At this point, it seemed as if the Banana Phone guys might just be able to peel away some of the Shark’s cash.
However, the mood started to change as the Sharks questioned these seasoned businessmen about their company.
Barbara Corcoran started out by asking about the founders’ backgrounds. And she seemed a bit surprised to find out that both Brian and Max had challenging full time jobs, making the Banana Phone business a side hustle.
Kevin O’leary chimed in with, “Nobody is in the business full time,” to which the banana boys answered, “Correct.”
Next, O’Leary asked what the $250k would be used for, to which Brian replied, “The next horizon for us is getting into brick and mortar retail.”
Even though this response elicited loud groans from both Mark Cuban and Kevin O’Leary, Brian continued, “I think that this thing screams to be in the Beyond section of Bed, Bath and Beyond.”
Kevin O’Leary quickly added his thoughts about taking Banana Phone to retail, as he stated: “Guys, I think that what you’re trying to do in retail is beyond insane.”
At this point, the Sharks started to swim away quickly.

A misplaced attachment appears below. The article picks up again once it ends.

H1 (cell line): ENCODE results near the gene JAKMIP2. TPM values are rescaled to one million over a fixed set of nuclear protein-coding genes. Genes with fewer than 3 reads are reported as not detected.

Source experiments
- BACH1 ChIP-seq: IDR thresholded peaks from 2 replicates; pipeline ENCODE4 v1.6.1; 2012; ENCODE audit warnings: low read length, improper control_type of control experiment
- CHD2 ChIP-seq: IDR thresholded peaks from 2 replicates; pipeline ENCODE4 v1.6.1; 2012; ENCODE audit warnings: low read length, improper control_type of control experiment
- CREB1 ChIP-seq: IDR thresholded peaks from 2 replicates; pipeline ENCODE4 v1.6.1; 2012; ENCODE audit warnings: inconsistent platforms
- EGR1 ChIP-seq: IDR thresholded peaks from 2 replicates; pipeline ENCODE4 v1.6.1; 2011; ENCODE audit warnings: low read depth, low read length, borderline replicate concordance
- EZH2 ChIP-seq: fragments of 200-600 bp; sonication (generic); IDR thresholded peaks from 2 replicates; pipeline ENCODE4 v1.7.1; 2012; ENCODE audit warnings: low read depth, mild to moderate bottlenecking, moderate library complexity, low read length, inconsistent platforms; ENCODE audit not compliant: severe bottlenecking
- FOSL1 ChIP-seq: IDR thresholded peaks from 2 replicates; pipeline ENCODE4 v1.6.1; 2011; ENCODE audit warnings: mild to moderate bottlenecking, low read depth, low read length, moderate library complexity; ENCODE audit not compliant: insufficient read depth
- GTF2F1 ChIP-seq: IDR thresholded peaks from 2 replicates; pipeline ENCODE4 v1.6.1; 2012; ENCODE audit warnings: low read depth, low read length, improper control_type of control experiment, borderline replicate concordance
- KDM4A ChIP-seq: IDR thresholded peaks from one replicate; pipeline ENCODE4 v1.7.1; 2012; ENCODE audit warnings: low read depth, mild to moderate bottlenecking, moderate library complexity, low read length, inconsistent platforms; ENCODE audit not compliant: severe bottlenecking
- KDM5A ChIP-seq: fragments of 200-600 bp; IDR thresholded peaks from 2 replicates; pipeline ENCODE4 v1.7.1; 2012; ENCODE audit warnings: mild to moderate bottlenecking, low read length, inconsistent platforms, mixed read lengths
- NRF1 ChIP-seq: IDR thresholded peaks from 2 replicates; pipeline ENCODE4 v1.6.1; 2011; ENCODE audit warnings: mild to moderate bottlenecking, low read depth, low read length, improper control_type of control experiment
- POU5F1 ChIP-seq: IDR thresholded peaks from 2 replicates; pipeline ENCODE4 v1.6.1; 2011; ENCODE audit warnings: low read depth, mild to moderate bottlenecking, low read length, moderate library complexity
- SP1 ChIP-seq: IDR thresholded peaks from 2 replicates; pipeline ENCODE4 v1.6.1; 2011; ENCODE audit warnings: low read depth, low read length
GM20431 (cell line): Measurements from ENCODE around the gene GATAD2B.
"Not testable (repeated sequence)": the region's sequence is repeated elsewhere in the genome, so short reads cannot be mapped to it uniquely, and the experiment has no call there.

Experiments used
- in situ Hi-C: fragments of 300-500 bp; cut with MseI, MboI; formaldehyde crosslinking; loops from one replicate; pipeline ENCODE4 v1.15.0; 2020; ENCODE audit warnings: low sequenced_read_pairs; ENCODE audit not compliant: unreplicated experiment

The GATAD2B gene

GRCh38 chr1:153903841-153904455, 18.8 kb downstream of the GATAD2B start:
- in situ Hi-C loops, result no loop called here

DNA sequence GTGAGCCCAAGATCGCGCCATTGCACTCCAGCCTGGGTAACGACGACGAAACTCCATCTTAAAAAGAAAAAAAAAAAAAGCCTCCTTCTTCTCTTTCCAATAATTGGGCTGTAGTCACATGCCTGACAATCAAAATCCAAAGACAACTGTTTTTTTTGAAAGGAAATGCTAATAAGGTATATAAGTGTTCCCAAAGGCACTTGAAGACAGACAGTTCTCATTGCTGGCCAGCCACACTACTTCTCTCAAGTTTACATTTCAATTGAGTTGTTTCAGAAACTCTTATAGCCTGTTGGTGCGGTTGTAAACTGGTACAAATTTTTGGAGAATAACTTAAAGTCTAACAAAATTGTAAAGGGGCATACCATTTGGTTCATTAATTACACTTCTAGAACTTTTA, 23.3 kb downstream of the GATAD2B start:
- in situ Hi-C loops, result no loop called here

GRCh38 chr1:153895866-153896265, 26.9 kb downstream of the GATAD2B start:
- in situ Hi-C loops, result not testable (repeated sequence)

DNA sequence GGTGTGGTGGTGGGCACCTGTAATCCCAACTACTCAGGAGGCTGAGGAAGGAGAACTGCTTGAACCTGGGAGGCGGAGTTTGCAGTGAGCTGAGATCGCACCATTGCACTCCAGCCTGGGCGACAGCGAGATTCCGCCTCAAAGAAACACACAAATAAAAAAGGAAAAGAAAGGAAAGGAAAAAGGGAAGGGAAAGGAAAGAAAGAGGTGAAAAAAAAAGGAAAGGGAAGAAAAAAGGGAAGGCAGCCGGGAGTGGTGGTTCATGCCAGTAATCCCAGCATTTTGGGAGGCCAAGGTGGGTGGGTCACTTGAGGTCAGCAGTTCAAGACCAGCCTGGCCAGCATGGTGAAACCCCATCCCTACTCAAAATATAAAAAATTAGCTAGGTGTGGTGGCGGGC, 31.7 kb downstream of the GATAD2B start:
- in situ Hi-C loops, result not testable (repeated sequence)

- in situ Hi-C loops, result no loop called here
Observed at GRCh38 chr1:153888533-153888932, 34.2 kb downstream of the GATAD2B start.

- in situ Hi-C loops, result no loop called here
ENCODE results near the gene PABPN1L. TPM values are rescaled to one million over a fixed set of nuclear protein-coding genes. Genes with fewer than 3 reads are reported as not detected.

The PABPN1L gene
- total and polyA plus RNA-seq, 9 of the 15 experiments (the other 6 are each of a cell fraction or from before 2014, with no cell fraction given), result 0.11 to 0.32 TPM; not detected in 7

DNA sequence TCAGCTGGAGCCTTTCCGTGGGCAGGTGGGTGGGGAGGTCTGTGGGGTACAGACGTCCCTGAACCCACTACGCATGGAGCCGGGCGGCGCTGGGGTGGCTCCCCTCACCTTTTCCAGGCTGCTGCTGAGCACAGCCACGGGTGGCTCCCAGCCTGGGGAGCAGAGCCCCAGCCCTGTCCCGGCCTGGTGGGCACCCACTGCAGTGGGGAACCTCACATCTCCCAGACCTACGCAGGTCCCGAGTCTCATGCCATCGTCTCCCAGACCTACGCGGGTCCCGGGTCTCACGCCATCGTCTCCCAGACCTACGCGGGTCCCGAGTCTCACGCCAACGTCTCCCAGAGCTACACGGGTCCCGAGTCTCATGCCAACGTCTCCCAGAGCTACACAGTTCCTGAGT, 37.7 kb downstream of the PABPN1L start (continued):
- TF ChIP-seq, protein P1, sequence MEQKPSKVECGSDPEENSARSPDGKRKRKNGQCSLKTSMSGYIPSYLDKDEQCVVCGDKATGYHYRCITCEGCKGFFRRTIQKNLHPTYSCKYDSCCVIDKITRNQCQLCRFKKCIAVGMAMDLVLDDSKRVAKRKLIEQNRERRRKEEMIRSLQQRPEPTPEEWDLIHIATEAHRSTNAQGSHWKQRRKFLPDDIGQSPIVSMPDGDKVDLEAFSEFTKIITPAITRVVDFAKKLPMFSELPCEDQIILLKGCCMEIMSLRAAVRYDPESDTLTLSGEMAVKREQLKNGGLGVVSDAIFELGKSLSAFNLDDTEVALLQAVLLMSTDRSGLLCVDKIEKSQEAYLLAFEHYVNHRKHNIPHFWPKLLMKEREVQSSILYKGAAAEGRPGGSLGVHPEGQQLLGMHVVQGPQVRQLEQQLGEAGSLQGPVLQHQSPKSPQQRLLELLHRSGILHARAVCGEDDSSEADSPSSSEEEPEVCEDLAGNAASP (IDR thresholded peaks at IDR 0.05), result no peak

First, Mark Cuban congratulated the guys for taking a fruit and turning it into money. However, Cuban remarked, “It’s a great personal business, but it’s not a great fit for me.”
Next, Robert Herjavec also congratulated the banana brigade for taking an idea and turning it into a product, but said that he doesn’t see it as a scalable business.
Lori then bowed out quickly, noting that she’s “not really into novelty products.”
Finally, Barbara admitted that she liked the product, but she told Brian and Max that she objected to investing for one reason only: “I don’t want you working on this part time.”
While Banana Phone founders Brian Brunsing and Max Brown got off to a really positive start, they slipped up a bit when questioned by the Sharks, so they had to leave the Tank without a bunch of new cash for their company.
What is Banana Phone on Shark Tank?
Banana Phone manufactures the world’s first Bluetooth-enabled phone shaped like a banana. The founders went on Shark Tank asking for an investment to help take their business to the next level.
Who founded Banana Phone?
Childhood friends Brian Brunsing, Charlie Katrycz, and Mark Brown founded Banana Phone.
When did Banana Phone go on Shark Tank?
Banana Phone appeared on Season 14, Episode 2 of Shark Tank. The show aired on September 30th, 2022.
Did Banana Phone get a deal on Shark Tank?
Unfortunately, Banana Phone did not manage to get a Shark Tank deal. Their ask of $250k for 10% equity ($2.5 million valuation) was not attractive to the Sharks, who made no offers.